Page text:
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    ABSTRACT: The authors investigated the degree to which parents become more similar to each other over time in their childrearing behaviors. Mothers and fathers of 451 adolescents were assessed at 3 points in time, with 2-year lags between each assessment. Data on parent warmth, harshness, and monitoring were collected by parent self-report, adolescent report, and observer ratings of family interactions. After controlling for earlier levels of parenting, parent education, and adolescent deviancy, spouse's parenting and marital negativity were significant predictors of later parenting. Marital negativity tended to be a stronger predictor of fathering than mothering. For fathers, associations between spouse's parenting and later fathering were strongest in marriages characterized by low negativity.
    Developmental Psychology 11/2009; 45(6):1708-22. · 3.21 Impact Factor
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    ABSTRACT: The present study examined delinquency concordance and the moderating effects of younger sibling perceptions of older sibling popularity in a sample of 587 adolescent sibling pairs. Using a social learning framework, and taking dyad composition into account, perceptions of popularity were hypothesized to strengthen siblings' concordance for delinquency. Older sibling delinquency significantly predicted younger sibling delinquency. Older sibling popularity was not important in predicting boys' delinquency. However, perceptions of older sibling popularity directly predicted reduced delinquency for girls with older sisters. A significant interaction effect was found for girls with older brothers. Older brother delinquency predicted girls' delinquency for girls who perceived their older brother to be relatively popular. There was no delinquency concordance for girls who perceived their older brothers to be less popular.
    Merrill-Palmer Quarterly 10/2009; 55(4):436-453. · 1.26 Impact Factor
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    Ben T Reeb, Katherine J Conger
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    ABSTRACT: Prospective, longitudinal data from a community sample of 451 families were used to assess the unique contribution of paternal depressive symptoms to adolescent functioning. Results indicated that paternal depressive symptoms were significantly related to subsequent depressive symptoms in adolescent offspring; this association remained significant after controlling for previous adolescent depressive symptoms, maternal depressive symptoms, gender, and family demographic variables. Adolescent gender and perception of father-adolescent relationship closeness moderated this association such that paternal depressive symptoms were positively associated with adolescent depressive symptoms for girls whose relations with fathers lacked closeness. These findings add to a growing literature on the interpersonal mechanisms through which depression runs in families, highlighting the need for future investigation of paternal mental health, adolescent gender, and intrafamily relationship quality in relation to adolescent development.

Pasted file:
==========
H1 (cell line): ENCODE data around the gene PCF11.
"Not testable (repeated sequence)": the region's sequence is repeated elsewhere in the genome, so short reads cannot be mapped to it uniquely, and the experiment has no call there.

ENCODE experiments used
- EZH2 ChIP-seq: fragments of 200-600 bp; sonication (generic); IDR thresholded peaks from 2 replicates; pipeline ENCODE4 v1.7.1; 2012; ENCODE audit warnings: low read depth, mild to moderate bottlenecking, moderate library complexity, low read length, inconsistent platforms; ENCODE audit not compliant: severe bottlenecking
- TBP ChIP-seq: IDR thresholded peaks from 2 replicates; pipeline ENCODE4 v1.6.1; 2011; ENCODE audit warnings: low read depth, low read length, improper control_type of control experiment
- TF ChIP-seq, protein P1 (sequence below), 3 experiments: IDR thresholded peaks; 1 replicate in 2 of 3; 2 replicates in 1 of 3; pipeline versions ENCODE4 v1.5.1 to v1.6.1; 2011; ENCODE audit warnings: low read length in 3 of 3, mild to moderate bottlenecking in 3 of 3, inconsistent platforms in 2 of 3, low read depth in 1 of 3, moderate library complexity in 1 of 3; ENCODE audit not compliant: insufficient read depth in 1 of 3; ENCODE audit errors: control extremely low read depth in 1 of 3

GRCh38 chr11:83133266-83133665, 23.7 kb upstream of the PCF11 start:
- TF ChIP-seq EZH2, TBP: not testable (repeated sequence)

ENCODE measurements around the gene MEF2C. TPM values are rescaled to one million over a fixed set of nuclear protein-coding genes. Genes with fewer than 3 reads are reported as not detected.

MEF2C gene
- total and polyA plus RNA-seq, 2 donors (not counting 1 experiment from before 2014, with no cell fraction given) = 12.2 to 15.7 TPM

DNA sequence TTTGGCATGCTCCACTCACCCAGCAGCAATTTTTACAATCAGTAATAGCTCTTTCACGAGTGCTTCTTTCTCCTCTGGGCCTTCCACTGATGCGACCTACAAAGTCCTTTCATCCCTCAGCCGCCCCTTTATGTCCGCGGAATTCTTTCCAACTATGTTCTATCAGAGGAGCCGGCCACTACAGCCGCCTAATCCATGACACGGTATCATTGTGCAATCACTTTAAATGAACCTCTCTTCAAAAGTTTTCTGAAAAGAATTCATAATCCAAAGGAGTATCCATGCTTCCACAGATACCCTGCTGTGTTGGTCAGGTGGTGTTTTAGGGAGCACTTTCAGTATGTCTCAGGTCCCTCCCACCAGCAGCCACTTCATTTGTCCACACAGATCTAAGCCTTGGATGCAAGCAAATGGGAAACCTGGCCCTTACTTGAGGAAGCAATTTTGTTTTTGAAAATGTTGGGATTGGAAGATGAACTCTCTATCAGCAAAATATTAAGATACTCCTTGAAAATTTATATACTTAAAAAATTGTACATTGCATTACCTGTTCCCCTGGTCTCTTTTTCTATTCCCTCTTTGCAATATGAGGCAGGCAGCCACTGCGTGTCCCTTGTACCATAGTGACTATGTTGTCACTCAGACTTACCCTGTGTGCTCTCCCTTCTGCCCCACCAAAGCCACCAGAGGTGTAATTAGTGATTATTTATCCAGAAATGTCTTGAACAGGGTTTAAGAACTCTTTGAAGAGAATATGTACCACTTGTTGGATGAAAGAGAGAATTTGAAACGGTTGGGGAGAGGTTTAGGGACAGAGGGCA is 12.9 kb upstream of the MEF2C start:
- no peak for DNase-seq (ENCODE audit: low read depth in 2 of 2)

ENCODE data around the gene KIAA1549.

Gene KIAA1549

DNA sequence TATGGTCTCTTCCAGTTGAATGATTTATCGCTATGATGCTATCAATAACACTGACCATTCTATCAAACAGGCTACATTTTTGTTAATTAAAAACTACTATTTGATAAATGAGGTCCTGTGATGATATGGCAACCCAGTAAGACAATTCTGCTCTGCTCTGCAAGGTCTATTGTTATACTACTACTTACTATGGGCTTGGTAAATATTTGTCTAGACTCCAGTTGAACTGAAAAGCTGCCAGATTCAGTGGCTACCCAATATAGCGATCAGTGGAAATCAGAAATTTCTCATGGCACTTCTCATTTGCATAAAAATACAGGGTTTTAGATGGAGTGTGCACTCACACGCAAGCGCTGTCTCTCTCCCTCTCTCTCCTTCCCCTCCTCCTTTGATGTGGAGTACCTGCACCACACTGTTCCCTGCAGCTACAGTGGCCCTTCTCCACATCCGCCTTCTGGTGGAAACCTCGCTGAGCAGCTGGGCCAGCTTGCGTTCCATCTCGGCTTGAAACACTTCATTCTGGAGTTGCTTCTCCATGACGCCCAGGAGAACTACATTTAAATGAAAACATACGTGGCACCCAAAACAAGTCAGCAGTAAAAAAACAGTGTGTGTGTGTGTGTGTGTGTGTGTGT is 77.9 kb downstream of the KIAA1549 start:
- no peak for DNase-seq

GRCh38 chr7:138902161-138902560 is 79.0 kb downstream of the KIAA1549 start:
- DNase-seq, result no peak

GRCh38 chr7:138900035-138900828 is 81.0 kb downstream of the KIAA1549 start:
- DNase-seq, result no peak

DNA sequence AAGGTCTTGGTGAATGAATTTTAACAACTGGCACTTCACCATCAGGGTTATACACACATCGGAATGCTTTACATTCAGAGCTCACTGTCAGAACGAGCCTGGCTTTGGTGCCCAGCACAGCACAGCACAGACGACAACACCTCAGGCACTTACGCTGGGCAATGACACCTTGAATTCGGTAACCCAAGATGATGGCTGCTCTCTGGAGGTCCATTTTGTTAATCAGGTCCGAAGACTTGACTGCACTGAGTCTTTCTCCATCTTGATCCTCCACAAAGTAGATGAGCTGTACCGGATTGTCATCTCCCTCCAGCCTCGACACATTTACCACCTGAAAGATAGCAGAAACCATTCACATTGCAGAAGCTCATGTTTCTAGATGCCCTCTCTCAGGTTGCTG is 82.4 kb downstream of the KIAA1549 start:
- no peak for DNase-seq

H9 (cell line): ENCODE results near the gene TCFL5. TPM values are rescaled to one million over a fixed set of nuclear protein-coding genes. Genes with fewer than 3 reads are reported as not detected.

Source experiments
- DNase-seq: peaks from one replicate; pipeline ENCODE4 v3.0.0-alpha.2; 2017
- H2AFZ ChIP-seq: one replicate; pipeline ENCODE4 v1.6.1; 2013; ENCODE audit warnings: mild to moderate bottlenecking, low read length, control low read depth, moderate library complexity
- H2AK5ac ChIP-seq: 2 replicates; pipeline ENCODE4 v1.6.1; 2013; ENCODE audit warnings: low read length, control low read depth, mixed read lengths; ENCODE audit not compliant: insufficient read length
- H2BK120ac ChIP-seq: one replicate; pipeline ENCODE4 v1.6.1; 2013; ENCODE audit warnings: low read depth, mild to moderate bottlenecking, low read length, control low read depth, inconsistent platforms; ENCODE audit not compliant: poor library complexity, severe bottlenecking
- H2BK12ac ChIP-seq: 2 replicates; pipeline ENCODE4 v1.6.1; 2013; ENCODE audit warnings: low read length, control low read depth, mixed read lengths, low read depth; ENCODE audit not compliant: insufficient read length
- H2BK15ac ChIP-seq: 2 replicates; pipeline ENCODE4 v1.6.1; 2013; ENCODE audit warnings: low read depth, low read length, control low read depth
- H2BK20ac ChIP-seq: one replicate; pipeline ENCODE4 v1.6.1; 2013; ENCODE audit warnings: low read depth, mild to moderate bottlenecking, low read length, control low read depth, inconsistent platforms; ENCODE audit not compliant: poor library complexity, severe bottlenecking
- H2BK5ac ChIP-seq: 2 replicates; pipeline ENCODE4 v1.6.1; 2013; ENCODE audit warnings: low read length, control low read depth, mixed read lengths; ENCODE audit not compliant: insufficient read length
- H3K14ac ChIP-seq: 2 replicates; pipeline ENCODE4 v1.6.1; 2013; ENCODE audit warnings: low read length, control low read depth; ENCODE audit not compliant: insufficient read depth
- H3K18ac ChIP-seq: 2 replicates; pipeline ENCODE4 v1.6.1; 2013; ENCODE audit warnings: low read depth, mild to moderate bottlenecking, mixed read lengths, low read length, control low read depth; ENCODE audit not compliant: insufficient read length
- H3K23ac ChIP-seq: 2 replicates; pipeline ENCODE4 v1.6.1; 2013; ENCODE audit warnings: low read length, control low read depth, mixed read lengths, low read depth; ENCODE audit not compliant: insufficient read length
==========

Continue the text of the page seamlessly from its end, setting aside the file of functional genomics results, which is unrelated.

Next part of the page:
Journal of Family Psychology 10/2009; 23(5):758-61. · 1.89 Impact Factor
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    ABSTRACT: Siblings represent an important social influence on alcohol use in adolescence. That said, there is a need for studies that examine potential mechanisms by which siblings exert an influence on the likelihood of drinking in adolescence. This paper illustrates a method that utilizes videotaped interaction between sibling dyads along with a micro social coding system that captures rule break behavior between siblings. Sibling interaction was observed in sibling pairs participating in the Iowa Youth and Families Project (IYFP) at baseline; younger sibling use of alcohol was tracked for 3 additional annual assessments. Exposure to older sibling rule break at baseline was associated with later use of alcohol by younger siblings across the 3 annual assessments. Micro social methods hold promise for uncovering processes that underlie sibling contagion for alcohol use in adolescence.
    European journal of developmental science 09/2009; 3(2):161.

Publication Stats

2k Citations
71.24 Total Impact Points

Institutions

  • 2009–2014
    • University of California, Davis
      • Department of Human and Community Development
      Davis, California, United States
    • University of Illinois, Urbana-Champaign
      • Department of Human and Community Development
      Urbana, IL, United States
    • Alpert Medical School - Brown University
      Providence, Rhode Island, United States
  • 1991–2008
    • Iowa State University
      • • Institute for Social and Behavioral Research
      • • Department of Sociology
      Ames, IA, United States
  • 2007
    • Michigan State University
      • Department of Psychology
      East Lansing, MI, United States